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Misc. News : C.onsumer A.ffair Last Updated: Nov 12th, 2006 - 20:38:00


Nation's beaches under scrutiny as EPA is sued over pollution
By Kathy Jones
Aug 4, 2006, 12:16

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4 Aug, (foodconsumer.org) - The number of beach closures due to bacterial contamination increased for the third year running, according to a new report released by the Natural Resources Defense Council (NRDC).

The number of health warnings at ocean, bay and Great Lakes beaches jumped to 20,000 in 2005. This is the highest number since records began 16 years ago.

The report said that water pollution continued to plague the beaches and health advisory days at the beaches posted a new high.

For the first time, the 2005 report evaluated the quality of beach water and found that 200 beaches in two-dozen states had beach water that violated health standards at least 25 percent of the time. Further people were asked not to swim because of the health risks posed by bacterial contamination.

"A day at the beach should not turn into a night in the bathroom, or worse, in the hospital," said Nancy Stoner, director of NRDC's Clean Water Project. "There have been significant advances over the last two decades that we should be using to protect beachgoers, but the EPA is dragging its feet in implementing them."

The Beaches Environmental Assessment and Coastal Health Act (BEACH Act), which was passed in 2000, required the Environmental Protection Agency to revise the current health standards by October 2005. These standards are two decades old and use outdated monitoring methods as well as old scientific principles.

Hence many beachgoers are exposed to risk of waterborne diseases because of the dodgy standards. Risks include gastroenteritis, dysentery, hepatitis, respiratory ailments and other serious health problems. Needless to say the very young and the very old are particularly vulnerable from these diseases.

"The pollution that fouls our beaches comes from sewers, septic systems, and storm water runoff from roads and buildings," said Stoner. "Poorly planned development on our coasts has paved over wetlands and other vegetation that soaked up and filtered polluted storm water."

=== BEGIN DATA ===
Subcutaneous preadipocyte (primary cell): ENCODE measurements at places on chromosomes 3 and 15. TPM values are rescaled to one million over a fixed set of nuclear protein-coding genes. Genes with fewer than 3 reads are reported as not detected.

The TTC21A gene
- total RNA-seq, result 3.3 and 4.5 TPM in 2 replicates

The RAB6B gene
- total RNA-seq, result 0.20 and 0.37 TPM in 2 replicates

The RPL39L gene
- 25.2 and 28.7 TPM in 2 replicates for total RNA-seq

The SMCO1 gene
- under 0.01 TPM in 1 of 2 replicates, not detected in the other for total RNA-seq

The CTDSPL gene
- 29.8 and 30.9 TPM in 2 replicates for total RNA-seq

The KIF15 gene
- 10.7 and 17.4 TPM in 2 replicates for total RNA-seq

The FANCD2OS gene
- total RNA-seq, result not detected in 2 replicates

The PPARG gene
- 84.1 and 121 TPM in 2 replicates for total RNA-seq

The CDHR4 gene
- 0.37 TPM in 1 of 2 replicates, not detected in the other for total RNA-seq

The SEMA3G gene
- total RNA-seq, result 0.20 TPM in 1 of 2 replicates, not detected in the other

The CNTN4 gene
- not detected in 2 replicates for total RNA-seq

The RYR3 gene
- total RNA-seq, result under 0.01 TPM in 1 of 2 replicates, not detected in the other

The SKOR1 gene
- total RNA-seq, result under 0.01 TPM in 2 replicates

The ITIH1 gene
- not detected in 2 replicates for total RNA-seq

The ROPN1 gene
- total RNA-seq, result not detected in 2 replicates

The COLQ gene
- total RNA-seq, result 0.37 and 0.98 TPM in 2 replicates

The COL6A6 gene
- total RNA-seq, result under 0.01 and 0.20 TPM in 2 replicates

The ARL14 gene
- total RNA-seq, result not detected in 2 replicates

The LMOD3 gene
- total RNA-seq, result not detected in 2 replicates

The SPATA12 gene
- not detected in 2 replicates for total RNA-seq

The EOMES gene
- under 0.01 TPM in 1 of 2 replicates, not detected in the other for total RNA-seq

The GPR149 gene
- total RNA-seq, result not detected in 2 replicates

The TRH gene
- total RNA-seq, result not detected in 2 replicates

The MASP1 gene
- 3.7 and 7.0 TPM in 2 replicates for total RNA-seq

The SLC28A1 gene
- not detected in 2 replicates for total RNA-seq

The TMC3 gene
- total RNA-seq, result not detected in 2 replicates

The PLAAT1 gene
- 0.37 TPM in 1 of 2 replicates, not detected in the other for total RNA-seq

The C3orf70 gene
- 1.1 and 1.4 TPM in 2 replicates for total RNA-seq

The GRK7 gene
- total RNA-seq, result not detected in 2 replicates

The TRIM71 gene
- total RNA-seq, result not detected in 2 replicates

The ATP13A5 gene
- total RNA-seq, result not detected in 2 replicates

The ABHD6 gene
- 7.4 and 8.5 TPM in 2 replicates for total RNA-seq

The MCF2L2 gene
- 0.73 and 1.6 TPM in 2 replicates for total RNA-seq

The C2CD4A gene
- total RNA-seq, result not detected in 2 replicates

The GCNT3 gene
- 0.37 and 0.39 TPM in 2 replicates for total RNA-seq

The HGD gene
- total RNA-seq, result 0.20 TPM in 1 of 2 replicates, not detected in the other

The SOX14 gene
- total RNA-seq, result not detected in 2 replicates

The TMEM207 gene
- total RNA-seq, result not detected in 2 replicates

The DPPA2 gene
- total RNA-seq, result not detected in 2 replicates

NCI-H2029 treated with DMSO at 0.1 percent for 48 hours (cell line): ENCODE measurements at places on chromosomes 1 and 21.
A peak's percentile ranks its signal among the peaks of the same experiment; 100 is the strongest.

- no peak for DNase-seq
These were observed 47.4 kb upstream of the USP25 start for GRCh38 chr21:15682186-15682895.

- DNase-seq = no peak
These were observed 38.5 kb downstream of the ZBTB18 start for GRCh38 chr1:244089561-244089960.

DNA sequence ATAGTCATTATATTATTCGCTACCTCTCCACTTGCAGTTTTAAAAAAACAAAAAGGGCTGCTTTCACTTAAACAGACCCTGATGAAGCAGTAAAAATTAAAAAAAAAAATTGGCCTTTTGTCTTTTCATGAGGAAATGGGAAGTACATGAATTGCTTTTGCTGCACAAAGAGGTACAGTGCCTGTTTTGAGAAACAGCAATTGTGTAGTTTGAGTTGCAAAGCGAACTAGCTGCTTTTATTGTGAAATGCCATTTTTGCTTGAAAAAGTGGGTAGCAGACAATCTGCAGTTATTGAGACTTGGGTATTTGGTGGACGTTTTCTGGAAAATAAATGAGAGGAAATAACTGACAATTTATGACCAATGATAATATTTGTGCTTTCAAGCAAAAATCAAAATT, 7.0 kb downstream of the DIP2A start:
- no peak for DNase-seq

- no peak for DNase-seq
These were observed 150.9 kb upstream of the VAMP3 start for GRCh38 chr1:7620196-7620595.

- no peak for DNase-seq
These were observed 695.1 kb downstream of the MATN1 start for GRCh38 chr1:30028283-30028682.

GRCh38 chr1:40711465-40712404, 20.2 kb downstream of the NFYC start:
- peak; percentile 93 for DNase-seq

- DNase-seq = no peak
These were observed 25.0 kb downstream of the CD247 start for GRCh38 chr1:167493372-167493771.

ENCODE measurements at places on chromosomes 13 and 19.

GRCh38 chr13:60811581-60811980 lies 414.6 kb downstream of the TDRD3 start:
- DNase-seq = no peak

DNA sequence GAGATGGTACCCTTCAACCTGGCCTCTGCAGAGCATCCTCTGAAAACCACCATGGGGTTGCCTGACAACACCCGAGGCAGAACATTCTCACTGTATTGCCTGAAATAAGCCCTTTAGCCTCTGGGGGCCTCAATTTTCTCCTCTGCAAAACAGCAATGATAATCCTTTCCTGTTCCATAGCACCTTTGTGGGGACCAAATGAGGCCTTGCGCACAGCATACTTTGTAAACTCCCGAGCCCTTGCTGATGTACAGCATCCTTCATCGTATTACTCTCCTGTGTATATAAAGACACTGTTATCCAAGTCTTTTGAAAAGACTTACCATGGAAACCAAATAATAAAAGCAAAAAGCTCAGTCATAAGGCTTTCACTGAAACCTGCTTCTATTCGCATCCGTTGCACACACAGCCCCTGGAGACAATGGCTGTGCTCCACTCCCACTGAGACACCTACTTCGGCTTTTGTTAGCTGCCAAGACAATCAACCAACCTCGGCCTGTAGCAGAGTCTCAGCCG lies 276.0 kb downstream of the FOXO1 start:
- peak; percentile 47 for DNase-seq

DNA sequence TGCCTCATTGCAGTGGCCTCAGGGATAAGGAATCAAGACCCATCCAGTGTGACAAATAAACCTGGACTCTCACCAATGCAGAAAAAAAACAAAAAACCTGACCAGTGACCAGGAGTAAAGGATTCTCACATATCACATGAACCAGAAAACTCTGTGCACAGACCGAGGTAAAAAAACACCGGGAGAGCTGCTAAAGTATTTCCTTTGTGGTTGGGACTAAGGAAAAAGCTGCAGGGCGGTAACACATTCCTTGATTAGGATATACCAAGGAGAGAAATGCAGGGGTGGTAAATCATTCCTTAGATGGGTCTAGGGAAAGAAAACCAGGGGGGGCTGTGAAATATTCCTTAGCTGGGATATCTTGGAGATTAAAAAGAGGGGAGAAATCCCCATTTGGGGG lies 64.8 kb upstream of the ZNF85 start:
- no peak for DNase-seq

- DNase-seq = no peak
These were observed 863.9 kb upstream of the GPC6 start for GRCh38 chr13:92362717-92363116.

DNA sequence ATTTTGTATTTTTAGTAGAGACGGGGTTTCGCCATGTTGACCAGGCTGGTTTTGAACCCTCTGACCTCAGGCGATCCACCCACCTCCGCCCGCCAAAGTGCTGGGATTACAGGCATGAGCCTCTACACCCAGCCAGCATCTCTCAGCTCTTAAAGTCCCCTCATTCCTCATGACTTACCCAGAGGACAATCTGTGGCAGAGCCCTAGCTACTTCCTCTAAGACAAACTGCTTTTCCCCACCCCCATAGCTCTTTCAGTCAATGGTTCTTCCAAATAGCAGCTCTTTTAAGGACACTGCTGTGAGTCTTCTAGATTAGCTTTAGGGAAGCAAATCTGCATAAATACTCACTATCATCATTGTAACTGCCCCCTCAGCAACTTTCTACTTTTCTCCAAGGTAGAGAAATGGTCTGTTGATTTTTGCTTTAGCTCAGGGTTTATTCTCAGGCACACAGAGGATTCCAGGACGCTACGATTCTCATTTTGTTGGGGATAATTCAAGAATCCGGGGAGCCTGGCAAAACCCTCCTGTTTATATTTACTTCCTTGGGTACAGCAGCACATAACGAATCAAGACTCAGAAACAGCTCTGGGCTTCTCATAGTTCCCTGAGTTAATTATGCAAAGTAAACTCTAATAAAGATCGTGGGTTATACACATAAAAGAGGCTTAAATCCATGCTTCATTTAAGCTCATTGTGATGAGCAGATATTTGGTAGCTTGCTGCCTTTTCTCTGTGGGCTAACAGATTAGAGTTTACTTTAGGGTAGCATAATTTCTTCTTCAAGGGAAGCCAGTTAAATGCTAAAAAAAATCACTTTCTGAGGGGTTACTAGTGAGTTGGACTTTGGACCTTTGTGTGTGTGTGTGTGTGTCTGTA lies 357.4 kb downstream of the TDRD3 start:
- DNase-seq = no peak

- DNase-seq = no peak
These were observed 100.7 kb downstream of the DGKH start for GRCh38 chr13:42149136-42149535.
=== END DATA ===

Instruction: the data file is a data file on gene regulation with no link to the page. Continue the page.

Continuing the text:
"These problems are preventable," she said. "It would be a lot safer to swim if municipalities used soil and vegetation to capture and filter storm water at its source, and upgraded their aging sewer systems."

And because these problems can be sorted out by the introduction of simple measures, Natural Resources Defense Council decided to sue the Environmental Protection Agency for failing to protect the public against the "substantial adverse health effects" from contact with contaminated beach-water.

The lawsuit was filed in U.S. District Court on Thursday. It asks the court to direct the EPA to complete the water-quality studies and publish revised safety rules. The pollution in the beaches is a result of multiple sources including animal waste, factories, septic tanks, sewage, pesticides and oil and metals deposited on city streets.

EPA spokesman Dale Kemery did not comment on the lawsuit, but said that "the state of the nation's beach health remains high, even as the number of beaches monitored increased by 11 percent in 2005." He added that EPA "has made significant progress in carrying out its responsibilities under the 2000 law."

But the report said otherwise. It found that 8 percent of the beach water samples taken nationwide in 2005 exceeded federal health standards. The worst offenders were Mississippi and Louisiana with New Hampshire and Delaware recording the fewest exceedances.

Pennsylvania registered the biggest jump in closing and advisory days compared with 2004 rates at 1,200 percent followed by Washington (200 percent), Louisiana (165 percent before Hurricane Katrina), Mississippi (141 percent before Katrina), Indiana (115 percent) and Hawaii (91 percent)

On a national basis, the number jumped 5 percent, from 19,950 days in 2004 to 20,397 days in 2005.

Florida’s beaches were found to be the cleanest based on national standards, but closures and health advisories due to pollution increased slightly last year partly due to hurricanes and red tide. The report said only 4 percent of Florida’s beach samples exceeded the national bacteria standard in 2005.

The NRDC has some guidelines on how to avoid polluted beaches
* If possible, choose beaches that are next to open waters or away from urban areas. They typically pose less of a health risk than beaches in developed areas or in enclosed bays and harbors with little water circulation.

* Look for pipes along the beach that drain stormwater runoff from the streets, and don't swim near them.

* Avoid swimming in beach water that is cloudy or smells bad.

* Keep your head out of the water.

* Avoid swimming for at least 24 hours after heavy rains (which can wash pollution into the water).

* Contact local health officials if you suspect beach water contamination so that others can be protected from exposure.




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